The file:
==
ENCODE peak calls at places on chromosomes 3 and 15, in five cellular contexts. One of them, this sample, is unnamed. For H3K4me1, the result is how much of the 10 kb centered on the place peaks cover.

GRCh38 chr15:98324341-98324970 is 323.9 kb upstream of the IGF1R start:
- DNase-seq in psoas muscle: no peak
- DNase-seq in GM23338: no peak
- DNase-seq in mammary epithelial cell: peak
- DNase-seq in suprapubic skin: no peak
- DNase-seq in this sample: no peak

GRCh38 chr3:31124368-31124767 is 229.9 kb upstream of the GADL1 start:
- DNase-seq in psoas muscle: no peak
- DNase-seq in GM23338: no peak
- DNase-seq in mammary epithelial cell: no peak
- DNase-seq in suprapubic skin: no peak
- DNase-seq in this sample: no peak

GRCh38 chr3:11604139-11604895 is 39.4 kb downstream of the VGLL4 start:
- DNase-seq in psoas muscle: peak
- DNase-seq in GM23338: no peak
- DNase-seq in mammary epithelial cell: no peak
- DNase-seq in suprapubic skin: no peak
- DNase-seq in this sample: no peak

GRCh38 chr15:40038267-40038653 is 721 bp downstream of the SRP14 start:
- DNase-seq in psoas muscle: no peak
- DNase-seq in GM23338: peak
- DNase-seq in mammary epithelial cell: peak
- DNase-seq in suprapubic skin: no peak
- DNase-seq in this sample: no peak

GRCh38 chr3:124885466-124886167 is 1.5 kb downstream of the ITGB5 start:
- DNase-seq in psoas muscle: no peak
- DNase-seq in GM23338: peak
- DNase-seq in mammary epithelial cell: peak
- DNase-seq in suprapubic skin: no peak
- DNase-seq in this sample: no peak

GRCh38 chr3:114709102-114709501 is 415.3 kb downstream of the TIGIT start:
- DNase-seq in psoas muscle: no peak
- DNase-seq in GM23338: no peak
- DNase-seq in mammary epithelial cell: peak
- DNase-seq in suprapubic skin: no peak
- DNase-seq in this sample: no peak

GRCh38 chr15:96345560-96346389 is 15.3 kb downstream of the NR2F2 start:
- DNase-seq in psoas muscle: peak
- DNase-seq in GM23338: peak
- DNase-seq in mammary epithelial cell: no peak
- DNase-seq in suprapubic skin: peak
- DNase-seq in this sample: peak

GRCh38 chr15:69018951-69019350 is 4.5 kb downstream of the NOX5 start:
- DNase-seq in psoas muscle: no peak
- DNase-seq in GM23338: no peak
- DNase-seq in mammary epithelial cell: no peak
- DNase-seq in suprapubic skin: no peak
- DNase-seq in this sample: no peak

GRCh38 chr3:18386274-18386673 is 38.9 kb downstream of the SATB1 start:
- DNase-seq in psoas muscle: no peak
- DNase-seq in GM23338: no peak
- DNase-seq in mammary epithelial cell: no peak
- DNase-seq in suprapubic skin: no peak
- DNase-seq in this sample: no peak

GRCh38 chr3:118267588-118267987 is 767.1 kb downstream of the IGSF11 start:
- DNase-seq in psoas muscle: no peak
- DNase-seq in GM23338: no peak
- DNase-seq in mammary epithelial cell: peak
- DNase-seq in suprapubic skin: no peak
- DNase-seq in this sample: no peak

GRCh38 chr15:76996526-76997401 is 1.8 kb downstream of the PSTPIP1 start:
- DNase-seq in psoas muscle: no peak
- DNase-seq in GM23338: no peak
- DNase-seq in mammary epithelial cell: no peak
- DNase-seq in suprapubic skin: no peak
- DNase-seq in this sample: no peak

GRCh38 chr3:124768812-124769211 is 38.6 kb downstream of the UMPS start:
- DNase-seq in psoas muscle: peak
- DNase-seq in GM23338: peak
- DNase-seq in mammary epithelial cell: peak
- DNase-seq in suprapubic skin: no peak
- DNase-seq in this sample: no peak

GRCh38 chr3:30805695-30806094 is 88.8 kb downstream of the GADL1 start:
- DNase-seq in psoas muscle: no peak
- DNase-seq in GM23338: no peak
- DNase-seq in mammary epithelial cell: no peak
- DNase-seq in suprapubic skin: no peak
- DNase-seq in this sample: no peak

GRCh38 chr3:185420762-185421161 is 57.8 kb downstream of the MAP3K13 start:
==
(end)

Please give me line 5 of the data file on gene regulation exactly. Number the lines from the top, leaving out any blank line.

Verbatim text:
- DNase-seq in mammary epithelial cell: peak